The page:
Ray Donovan 4×07: The Cochran Defense

Liev Schreiber as Ray Donovan and Hank Azaria as Ed Cochran in Ray Donovan.

Liev Schreiber as Ray Donovan and Hank Azaria as Ed Cochran in Ray Donovan. Photo via Showtime

You know, apart from Belikov dying, I don’t know if we needed last week’s episode at all. Sure, it was nice seeing Ray actually connect to a (typically doomed) human for once, but ‘Norman Saves The World’ is so plot-driven, propulsive and, dare I say, progressive, it not only stands alone as a good episode of television, but it casts last week’s adventure as nothing but wheel-spinning.  Which is a good thing! Ray Donovan is hopelessly bland without the humor and urgency we know it’s capable of. This week, we’re back on track.

For the second time in three weeks, the opening scene is a montage set to a character from the show covering a famous song. Tonight’s performer is Hank Azaria, returning as the Ed Cochran. As Cochran sings, we see a hit being taken out on Mickey, no longer under the Russian’s protection since, y’know, his son killed their leader and stuffed him into a box. Cause and effect and all that. One of the Armenians gets himself nice and arrested, and Ray’s still hanging around with a big bag of money. Ray Donovan loves big bags of money.

Turns out THIS big bag of Money is for Cochran. Ray needs some help in his increasingly convoluted plans to free Mickey, and turns to the former FBI director to negotiate a deal: if they deliver the body and murder weapon of a cold case involving Sherman Radley, a high-profile TV star, Mickey can go free. Sure, whatever. This kind of thing happens all the time I guess.

Another of Ray’s big ideas is to put his father into protective custody while they nail Radley. For this to happen, he’s going to put Mickey in the prison’s “gay wing”. Cochran’s delighted: “you wanna pass your dad off as a homo? I love that plan.” Azaria is always a joy, and seeing him back in such an obviously fun, untethered role is a blast, and Cochran’s energy helps paper over the relative simplicity of the case-of-the-week A-plot.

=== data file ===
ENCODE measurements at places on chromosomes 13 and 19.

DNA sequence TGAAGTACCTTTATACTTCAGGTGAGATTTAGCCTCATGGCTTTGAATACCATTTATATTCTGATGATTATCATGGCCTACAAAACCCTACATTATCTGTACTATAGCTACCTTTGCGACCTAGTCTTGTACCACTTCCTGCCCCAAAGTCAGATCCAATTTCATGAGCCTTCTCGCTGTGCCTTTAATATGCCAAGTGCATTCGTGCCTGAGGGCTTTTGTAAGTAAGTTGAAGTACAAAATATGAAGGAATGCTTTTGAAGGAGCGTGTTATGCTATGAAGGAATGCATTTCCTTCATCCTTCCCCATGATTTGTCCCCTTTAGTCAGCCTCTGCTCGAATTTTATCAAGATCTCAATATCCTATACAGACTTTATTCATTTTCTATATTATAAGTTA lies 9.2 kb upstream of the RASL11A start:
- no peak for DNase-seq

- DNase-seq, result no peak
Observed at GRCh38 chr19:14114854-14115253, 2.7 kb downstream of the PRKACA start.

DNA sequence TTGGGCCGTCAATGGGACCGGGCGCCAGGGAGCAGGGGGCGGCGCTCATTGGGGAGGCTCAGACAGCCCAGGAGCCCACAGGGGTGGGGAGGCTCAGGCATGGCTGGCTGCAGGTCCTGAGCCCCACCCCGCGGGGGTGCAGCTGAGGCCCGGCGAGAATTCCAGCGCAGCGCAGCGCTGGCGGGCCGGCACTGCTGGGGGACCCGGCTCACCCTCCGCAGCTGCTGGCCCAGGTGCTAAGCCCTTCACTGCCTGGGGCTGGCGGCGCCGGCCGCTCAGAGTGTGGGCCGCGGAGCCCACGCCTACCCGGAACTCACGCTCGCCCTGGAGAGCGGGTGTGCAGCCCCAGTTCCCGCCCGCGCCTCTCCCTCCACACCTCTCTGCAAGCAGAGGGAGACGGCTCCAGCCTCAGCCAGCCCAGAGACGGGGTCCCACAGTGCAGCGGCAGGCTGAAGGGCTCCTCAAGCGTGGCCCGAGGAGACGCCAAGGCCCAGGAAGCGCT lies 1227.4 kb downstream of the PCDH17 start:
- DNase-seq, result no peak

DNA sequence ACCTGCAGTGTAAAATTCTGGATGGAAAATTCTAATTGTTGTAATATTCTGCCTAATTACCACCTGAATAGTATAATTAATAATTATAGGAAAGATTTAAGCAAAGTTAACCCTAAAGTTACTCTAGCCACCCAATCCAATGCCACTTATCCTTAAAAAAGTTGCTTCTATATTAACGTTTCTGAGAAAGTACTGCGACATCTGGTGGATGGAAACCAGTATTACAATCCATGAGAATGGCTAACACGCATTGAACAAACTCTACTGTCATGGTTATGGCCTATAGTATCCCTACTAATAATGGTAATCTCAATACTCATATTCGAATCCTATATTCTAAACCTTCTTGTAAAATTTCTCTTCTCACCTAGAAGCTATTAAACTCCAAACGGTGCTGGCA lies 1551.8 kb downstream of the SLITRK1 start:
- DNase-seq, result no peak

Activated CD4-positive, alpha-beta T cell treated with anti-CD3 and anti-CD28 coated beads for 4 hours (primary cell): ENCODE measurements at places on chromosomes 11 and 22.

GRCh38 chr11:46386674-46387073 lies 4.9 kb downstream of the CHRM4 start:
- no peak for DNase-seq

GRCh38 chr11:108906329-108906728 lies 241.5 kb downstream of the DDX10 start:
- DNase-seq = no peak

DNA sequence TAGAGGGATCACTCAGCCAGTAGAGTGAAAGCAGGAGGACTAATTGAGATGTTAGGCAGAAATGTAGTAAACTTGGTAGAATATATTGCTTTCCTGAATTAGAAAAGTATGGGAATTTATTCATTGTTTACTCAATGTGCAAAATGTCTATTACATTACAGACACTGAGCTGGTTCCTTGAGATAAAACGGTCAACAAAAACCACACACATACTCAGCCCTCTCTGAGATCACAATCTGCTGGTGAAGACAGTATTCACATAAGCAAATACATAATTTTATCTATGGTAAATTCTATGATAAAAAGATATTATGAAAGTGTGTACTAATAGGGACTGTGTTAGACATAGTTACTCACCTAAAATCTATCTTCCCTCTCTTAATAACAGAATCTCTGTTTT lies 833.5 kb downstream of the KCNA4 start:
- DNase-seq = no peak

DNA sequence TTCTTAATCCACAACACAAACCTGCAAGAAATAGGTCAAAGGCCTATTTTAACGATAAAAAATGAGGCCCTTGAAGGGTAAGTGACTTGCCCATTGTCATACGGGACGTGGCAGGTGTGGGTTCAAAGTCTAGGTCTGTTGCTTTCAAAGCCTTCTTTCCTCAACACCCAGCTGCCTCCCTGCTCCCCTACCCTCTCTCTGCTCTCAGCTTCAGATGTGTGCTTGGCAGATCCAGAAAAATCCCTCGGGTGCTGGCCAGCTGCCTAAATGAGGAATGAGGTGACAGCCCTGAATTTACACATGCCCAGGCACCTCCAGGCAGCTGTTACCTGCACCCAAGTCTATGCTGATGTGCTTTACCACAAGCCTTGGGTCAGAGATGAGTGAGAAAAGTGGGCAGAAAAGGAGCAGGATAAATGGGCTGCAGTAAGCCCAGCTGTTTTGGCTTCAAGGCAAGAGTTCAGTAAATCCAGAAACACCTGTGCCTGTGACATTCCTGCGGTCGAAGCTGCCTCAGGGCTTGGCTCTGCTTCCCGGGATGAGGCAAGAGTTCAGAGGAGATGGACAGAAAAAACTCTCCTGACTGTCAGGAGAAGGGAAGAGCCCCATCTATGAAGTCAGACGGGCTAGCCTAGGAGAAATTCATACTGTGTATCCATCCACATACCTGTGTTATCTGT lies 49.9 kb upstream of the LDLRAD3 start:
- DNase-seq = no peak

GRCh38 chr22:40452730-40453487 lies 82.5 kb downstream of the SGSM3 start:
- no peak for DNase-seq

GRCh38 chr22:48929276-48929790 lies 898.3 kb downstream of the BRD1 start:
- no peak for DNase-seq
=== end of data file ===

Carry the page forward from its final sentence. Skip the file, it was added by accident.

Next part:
The “Mickey pretends to be gay” angle is a tough sell, but the whole thing ends up being kind of… great. Ray calls around the various Donovan siblings and briefs them on what they need to say when the prison contacts them about Mickey’s sexuality. Terry is absolutely bewildered, Bunchy less so. In fact, he says, Mickey’s been with men before! He outs his pop to Terry in the most eloquent, sensitive way a Donovan can: “he mighta blown a guy or somethin’. He was kinda proud of it. Said it was like bein’ ambidextrous”. Terry nods, trying his best. It’s the most Eddie Marsan’s had to do in a while, so I’ll take it.

For the most part, the caper goes off without a hitch. Terry and Bunchy play their parts well, and all seems well until the Donovan’s house phone rings and Conor picks up. Oh, Conor. Last week you were firing live rounds into a children’s bouncy house, this week you’re upending a sophisticated plan to keep your grandfather alive. Were we ever so young? “YOU’RE the homosexual!” Conor yells to the investigating officer, before hanging up. I swear to God, the finale of this season better just be Ray slowly feeding Conor into one of those cartoon-style log splitters. This kid sucks.

Anyway, Mickey’s gay petition seems dead in the water as the officer drops his file into the “denied” box, then appears to have second thoughts, and heads to Mickey’s cell. We’ll catch up with that later.